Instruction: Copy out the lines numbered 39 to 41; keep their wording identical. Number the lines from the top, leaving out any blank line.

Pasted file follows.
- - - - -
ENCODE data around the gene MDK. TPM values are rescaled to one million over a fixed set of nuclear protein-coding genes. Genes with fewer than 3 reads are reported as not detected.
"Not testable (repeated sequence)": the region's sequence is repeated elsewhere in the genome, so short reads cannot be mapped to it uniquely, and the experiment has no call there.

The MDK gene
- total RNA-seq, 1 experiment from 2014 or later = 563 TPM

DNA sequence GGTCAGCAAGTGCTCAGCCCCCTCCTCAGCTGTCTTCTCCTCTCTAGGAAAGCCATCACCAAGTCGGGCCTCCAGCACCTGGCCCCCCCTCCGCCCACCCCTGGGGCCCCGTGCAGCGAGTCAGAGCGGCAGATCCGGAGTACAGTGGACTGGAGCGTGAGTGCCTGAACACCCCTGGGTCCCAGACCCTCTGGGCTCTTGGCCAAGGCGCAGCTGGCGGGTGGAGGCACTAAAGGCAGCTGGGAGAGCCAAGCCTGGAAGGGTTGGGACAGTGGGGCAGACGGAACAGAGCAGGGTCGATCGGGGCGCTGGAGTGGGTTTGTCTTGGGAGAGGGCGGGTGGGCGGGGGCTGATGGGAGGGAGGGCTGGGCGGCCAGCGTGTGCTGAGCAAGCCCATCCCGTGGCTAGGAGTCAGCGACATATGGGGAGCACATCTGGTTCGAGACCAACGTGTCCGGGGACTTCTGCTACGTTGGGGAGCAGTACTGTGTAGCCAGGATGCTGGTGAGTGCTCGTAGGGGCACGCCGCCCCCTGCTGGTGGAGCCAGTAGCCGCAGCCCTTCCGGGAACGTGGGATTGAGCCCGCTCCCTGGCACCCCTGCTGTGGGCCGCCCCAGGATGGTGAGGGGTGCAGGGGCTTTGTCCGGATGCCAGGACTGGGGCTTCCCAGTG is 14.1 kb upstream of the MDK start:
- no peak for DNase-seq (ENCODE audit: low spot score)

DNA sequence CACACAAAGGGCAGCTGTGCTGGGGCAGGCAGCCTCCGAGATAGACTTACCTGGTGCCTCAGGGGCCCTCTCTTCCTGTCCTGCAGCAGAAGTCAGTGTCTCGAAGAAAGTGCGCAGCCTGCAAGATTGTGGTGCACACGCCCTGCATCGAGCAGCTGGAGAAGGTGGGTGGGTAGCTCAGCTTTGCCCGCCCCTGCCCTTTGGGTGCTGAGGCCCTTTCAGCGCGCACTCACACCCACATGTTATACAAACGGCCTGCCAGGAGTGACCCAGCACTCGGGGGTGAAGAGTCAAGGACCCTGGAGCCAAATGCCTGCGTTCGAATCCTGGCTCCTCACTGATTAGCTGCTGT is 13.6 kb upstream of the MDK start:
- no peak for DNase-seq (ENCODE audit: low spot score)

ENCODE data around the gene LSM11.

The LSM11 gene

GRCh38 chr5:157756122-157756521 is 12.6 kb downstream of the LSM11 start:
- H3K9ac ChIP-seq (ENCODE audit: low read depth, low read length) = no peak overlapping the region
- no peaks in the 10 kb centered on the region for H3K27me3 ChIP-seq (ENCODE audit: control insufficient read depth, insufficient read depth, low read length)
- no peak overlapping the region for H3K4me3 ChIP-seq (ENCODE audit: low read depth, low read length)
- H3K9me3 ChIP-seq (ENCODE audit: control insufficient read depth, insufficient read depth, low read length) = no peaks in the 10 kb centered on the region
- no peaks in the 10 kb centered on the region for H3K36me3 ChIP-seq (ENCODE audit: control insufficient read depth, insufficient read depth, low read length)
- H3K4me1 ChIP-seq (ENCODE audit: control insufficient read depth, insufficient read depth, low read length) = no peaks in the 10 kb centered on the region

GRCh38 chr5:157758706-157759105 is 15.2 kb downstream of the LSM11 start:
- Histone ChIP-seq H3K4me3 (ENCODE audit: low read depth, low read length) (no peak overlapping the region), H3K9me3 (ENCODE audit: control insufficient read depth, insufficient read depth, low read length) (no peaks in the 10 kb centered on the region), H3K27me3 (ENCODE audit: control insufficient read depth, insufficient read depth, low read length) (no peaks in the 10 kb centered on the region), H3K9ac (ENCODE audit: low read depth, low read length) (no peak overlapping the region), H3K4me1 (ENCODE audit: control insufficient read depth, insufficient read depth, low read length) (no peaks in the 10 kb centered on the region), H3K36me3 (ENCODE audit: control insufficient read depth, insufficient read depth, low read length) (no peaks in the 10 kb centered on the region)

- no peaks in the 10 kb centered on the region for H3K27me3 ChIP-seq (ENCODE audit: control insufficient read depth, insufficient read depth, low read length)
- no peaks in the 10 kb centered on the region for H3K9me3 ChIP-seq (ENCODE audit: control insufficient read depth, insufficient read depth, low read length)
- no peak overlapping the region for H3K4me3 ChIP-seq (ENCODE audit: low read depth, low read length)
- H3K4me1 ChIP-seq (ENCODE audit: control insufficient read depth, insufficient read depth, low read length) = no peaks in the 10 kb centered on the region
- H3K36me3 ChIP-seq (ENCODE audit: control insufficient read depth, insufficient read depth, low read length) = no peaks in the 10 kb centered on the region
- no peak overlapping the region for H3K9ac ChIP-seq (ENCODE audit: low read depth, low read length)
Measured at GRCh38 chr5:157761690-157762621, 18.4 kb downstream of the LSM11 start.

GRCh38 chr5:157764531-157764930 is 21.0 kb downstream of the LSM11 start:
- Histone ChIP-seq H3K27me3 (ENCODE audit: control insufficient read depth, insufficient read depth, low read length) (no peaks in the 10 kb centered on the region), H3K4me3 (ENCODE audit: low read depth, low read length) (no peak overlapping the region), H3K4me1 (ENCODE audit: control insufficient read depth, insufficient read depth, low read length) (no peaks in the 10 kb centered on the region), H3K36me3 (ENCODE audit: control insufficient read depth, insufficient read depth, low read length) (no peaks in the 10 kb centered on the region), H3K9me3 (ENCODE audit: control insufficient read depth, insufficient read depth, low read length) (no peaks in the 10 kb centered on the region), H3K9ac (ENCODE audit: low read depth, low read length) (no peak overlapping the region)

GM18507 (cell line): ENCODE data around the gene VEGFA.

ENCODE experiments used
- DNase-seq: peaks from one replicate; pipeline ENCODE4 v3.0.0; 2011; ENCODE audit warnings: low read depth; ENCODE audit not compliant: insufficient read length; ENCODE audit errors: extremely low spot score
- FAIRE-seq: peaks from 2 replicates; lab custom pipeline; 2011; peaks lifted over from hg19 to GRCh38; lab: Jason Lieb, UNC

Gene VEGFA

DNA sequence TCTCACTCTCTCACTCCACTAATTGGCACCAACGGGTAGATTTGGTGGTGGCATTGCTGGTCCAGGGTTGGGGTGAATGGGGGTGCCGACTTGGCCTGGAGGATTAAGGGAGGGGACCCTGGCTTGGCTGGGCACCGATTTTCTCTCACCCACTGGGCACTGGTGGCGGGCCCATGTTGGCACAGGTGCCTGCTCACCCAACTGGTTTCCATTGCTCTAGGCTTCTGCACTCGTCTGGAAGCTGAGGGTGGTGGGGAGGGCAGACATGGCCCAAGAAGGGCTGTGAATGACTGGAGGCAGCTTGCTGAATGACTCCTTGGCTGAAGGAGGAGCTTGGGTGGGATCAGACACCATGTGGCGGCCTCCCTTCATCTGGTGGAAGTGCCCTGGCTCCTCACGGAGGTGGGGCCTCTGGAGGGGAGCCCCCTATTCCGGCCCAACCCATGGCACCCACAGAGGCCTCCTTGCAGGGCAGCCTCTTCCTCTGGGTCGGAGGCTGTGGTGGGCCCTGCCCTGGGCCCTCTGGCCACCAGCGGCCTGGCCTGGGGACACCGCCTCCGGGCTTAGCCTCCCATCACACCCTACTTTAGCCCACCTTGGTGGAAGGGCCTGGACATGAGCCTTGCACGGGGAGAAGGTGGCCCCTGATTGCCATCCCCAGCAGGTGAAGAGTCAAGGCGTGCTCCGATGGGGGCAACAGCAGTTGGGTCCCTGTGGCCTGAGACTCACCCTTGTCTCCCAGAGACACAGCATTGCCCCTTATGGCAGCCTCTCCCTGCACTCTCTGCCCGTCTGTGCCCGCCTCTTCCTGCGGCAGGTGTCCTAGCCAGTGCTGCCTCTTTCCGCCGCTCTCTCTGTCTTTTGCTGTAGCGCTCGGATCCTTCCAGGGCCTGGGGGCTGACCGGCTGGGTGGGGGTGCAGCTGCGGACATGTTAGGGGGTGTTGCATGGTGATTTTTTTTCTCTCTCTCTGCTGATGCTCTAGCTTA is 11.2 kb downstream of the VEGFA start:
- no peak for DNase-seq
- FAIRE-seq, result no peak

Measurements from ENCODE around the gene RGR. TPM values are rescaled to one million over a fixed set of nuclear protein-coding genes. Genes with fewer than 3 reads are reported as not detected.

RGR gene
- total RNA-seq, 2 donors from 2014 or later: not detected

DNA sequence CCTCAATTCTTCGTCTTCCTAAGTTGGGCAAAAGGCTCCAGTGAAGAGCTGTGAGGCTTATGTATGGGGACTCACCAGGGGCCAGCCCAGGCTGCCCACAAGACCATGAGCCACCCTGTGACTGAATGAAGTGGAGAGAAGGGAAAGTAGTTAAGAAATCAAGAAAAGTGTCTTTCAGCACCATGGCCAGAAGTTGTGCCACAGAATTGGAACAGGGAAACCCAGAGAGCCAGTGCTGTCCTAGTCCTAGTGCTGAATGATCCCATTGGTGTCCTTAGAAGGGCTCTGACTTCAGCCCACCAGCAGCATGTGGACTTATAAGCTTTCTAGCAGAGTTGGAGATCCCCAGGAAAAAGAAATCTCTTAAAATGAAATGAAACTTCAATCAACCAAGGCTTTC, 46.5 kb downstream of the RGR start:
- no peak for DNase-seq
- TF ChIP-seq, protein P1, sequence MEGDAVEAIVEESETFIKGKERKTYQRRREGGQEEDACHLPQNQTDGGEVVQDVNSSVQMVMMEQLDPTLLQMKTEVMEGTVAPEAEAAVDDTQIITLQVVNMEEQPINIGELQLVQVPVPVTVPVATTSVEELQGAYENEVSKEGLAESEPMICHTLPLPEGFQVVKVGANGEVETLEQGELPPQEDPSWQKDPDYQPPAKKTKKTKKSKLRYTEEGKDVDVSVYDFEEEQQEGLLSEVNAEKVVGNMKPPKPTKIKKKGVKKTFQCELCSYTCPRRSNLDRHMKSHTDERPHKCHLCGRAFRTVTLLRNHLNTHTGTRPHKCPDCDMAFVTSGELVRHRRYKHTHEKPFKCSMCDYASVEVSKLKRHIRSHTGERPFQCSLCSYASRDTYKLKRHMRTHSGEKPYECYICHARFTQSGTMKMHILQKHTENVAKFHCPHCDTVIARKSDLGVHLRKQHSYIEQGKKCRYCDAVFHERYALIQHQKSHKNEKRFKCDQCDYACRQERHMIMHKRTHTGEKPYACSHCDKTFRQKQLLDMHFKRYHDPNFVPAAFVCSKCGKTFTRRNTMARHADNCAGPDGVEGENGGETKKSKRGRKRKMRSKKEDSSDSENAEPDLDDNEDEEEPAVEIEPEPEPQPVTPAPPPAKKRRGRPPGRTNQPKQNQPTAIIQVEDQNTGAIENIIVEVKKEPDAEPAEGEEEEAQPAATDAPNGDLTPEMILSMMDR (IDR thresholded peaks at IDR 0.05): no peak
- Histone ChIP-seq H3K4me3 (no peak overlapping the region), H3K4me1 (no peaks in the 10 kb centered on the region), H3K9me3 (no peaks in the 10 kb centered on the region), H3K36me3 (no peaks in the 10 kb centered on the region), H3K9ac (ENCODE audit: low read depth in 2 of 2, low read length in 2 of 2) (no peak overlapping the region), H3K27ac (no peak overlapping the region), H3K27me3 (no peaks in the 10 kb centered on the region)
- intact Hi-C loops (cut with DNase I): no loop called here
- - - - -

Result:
- total RNA-seq, 2 donors from 2014 or later: not detected

DNA sequence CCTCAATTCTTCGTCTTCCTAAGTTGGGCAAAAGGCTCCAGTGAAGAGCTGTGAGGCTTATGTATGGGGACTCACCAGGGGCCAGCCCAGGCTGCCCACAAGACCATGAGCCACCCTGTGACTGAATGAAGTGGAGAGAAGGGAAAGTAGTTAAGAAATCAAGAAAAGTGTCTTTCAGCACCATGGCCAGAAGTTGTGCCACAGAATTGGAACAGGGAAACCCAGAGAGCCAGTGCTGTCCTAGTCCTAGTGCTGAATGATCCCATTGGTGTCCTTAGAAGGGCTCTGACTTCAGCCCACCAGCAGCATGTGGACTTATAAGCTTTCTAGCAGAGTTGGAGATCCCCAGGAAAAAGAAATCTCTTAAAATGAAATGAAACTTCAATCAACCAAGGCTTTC, 46.5 kb downstream of the RGR start:
- no peak for DNase-seq